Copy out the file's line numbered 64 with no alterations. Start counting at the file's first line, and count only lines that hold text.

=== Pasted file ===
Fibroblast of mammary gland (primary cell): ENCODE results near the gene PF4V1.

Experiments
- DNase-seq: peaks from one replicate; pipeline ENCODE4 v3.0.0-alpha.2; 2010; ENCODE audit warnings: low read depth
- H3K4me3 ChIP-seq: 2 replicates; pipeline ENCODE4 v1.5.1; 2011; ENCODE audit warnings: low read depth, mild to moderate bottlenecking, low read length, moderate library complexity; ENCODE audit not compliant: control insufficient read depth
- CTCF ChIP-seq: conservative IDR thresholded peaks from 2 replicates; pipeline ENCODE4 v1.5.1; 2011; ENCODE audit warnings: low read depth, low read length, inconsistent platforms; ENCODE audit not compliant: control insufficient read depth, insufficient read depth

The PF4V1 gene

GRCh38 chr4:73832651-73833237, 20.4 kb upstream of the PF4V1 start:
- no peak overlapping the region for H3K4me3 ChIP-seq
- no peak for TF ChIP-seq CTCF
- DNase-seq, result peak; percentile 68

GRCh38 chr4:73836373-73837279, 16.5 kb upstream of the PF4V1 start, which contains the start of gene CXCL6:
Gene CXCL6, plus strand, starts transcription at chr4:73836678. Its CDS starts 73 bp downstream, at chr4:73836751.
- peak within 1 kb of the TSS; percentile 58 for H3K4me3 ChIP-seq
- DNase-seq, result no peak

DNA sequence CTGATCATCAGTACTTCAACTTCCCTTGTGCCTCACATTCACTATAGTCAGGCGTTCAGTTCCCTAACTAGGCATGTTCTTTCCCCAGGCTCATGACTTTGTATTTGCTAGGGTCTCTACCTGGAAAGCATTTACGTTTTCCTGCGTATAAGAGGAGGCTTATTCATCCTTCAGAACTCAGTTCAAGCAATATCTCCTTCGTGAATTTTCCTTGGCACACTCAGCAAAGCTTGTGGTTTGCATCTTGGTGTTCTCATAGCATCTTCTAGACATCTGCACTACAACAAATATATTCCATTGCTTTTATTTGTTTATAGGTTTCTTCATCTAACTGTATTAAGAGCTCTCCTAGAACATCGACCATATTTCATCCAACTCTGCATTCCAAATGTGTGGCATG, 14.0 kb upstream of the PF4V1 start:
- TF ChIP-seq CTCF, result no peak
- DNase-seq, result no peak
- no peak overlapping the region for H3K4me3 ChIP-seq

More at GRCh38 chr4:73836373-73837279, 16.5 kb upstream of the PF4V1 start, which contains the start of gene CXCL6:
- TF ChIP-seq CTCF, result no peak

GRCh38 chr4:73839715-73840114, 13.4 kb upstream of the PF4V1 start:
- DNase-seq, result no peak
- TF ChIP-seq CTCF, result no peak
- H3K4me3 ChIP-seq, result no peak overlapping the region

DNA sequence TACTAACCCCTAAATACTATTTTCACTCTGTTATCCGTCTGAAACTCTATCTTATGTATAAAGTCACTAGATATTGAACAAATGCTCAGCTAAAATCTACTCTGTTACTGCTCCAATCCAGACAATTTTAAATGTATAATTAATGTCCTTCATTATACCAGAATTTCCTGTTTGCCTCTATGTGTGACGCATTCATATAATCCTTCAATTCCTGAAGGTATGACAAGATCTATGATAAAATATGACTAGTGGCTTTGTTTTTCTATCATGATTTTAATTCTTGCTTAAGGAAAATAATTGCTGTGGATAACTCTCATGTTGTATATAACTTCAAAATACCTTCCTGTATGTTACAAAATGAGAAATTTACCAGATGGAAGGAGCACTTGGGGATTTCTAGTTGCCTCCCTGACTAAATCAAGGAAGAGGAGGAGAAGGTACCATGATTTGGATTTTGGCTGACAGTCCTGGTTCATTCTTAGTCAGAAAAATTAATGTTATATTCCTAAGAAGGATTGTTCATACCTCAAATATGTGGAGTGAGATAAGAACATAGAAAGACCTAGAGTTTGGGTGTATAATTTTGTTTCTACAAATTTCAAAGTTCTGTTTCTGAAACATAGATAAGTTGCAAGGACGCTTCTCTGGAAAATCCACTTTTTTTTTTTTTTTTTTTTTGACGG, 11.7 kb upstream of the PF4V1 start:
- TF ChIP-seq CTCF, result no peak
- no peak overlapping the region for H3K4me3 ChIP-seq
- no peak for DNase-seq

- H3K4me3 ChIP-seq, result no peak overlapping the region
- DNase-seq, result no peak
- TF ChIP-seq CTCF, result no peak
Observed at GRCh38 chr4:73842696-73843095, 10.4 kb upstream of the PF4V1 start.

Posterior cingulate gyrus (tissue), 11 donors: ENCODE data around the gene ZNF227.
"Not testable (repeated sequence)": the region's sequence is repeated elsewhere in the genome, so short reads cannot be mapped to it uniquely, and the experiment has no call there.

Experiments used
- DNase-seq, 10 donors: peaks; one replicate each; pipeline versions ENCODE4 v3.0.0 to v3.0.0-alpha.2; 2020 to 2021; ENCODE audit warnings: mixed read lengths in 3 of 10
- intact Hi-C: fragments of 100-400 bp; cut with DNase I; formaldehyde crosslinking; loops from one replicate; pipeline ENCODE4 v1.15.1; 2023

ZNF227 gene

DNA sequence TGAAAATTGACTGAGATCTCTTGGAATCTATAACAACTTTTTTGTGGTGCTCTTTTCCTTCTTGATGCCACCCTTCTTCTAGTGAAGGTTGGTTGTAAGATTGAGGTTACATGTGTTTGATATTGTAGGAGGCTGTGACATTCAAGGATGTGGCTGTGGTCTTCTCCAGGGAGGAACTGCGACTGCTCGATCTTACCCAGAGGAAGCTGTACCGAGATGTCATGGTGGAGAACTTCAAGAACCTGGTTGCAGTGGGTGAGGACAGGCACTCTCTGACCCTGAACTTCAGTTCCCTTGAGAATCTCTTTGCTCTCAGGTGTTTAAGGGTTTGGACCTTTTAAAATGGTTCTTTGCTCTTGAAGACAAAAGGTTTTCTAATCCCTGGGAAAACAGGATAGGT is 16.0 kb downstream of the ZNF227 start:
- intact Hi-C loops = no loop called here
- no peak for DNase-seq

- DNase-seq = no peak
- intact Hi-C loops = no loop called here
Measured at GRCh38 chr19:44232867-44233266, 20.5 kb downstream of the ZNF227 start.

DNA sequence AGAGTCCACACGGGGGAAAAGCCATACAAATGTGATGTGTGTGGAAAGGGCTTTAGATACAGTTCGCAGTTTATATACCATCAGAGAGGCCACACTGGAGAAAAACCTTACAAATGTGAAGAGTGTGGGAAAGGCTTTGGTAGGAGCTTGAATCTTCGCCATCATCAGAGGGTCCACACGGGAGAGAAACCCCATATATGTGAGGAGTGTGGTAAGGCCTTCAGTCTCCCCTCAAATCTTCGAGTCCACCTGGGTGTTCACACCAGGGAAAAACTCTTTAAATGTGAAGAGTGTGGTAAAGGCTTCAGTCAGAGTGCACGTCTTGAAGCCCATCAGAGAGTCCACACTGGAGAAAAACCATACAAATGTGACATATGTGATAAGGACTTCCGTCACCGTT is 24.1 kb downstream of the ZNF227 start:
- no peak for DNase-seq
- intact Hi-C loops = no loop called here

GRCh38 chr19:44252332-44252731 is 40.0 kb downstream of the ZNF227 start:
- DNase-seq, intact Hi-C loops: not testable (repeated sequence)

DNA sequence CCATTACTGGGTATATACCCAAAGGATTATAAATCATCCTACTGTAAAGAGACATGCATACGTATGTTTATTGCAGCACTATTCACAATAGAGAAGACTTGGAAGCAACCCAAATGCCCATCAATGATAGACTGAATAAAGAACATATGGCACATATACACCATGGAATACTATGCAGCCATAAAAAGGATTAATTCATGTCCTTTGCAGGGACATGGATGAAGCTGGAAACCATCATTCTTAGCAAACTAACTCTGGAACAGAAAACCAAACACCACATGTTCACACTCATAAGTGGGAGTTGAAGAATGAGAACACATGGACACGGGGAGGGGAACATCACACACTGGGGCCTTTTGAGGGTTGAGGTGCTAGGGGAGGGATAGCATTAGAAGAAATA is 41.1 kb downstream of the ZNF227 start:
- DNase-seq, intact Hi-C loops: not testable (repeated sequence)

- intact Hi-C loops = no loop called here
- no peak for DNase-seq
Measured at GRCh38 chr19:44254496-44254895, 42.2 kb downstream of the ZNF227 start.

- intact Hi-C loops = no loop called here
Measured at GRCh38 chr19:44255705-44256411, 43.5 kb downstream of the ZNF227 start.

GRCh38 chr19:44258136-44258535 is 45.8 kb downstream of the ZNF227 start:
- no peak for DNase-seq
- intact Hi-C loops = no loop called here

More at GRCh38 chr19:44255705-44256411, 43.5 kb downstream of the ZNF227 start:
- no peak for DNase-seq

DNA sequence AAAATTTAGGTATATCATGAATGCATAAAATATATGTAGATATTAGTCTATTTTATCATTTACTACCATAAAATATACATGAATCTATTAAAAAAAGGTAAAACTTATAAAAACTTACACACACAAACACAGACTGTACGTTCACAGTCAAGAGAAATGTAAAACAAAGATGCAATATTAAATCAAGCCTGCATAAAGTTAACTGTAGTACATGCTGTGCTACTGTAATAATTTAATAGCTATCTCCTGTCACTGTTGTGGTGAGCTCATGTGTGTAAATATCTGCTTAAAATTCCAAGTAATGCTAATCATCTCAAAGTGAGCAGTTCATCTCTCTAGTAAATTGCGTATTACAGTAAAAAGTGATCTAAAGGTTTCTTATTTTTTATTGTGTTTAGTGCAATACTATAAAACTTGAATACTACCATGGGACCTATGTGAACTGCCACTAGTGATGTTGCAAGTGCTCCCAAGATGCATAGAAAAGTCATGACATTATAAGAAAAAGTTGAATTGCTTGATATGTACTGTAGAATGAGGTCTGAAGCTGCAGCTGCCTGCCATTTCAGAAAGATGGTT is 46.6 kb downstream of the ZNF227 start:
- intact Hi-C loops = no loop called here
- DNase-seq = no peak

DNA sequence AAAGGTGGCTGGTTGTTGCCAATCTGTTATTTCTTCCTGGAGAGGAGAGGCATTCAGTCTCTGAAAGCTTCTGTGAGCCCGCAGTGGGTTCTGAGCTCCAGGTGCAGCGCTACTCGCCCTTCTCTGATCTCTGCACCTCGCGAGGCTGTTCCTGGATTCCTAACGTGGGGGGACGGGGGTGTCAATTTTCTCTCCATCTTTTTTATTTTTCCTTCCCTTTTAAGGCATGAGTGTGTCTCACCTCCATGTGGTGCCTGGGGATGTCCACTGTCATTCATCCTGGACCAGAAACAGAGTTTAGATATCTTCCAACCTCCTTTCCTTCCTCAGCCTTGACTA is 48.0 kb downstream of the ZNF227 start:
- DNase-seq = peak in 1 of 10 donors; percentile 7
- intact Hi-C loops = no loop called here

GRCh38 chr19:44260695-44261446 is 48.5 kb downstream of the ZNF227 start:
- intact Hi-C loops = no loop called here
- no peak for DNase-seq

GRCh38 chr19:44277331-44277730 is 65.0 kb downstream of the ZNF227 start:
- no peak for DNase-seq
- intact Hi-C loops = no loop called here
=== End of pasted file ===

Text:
- DNase-seq = no peak